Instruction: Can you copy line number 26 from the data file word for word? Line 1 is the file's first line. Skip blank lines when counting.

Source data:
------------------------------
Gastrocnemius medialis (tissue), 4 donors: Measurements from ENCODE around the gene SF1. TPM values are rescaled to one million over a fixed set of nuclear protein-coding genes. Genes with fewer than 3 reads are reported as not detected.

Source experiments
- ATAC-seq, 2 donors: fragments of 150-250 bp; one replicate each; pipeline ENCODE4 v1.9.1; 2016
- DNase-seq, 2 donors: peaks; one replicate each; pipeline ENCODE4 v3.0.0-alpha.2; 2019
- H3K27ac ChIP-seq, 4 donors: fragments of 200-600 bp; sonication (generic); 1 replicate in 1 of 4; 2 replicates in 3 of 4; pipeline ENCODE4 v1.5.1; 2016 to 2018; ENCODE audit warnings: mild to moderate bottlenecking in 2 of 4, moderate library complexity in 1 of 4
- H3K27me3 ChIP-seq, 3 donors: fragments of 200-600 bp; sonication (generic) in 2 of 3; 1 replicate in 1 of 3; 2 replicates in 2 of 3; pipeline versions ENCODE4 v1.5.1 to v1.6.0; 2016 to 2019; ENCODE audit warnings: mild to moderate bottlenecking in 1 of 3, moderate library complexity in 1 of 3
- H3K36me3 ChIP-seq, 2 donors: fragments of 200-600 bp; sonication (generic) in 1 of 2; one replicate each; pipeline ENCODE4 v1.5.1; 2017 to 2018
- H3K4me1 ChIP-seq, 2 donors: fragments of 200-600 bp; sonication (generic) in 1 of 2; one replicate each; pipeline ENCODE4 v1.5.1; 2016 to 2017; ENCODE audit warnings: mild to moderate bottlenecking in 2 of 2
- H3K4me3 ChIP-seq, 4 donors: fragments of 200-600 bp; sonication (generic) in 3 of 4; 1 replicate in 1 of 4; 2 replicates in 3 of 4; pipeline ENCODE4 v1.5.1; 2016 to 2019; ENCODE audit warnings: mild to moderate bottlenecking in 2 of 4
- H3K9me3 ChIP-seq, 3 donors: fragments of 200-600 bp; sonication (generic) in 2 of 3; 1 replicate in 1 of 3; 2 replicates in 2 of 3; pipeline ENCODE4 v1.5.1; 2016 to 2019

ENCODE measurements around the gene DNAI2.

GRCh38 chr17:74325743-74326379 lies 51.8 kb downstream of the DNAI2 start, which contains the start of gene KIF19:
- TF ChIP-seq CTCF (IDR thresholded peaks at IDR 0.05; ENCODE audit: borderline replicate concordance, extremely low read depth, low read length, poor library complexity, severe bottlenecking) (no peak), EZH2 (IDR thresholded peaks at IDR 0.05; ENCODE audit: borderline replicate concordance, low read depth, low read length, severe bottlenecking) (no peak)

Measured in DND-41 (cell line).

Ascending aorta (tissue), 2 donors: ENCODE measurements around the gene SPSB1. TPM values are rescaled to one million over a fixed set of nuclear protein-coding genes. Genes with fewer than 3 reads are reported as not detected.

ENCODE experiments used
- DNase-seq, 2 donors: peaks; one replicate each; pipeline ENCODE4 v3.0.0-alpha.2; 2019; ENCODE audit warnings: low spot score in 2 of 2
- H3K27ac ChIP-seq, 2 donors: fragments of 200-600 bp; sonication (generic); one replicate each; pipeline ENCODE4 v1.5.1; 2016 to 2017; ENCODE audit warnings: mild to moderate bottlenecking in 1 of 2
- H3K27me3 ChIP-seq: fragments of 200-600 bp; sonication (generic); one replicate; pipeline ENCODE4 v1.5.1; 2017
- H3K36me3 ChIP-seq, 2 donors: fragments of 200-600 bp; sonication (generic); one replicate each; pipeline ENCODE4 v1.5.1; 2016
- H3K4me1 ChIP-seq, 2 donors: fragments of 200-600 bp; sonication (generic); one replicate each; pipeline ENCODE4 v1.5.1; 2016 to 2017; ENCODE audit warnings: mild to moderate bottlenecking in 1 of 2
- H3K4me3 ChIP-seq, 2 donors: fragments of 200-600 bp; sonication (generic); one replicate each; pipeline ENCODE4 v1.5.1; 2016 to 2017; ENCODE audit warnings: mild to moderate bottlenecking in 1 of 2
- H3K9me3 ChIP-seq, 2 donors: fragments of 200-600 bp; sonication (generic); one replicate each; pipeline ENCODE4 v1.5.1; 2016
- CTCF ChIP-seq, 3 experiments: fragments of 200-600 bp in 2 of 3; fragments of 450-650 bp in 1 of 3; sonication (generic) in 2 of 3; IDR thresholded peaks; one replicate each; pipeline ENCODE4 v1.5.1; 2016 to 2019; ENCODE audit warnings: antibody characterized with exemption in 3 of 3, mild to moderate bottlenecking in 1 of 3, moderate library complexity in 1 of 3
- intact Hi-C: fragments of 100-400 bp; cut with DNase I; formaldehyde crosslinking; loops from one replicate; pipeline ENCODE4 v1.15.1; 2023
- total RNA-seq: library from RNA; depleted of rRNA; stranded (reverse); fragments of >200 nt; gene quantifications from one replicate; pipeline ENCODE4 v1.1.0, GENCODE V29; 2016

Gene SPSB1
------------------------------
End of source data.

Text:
- total RNA-seq: library from RNA; depleted of rRNA; stranded (reverse); fragments of >200 nt; gene quantifications from one replicate; pipeline ENCODE4 v1.1.0, GENCODE V29; 2016